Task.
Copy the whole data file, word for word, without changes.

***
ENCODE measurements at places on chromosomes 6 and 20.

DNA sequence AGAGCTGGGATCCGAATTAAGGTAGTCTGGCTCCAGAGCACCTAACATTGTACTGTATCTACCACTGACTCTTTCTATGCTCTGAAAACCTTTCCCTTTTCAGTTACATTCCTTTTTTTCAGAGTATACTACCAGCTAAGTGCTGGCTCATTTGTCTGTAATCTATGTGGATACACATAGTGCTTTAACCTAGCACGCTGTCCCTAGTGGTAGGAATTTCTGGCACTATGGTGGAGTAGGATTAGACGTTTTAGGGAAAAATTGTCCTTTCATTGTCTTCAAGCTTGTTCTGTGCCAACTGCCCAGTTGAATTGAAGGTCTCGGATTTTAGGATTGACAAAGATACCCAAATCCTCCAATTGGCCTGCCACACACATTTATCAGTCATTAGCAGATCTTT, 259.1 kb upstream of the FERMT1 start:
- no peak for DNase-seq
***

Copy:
ENCODE measurements at places on chromosomes 6 and 20.

DNA sequence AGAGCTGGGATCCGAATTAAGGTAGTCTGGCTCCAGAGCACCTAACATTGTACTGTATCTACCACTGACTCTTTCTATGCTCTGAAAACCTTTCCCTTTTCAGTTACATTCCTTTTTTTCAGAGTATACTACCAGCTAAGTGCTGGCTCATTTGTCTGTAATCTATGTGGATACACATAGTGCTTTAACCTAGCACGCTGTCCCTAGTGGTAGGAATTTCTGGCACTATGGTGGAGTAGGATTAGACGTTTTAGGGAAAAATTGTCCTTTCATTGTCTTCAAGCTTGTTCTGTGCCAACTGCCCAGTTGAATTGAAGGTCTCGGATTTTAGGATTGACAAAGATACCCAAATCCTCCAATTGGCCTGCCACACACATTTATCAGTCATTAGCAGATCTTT, 259.1 kb upstream of the FERMT1 start:
- no peak for DNase-seq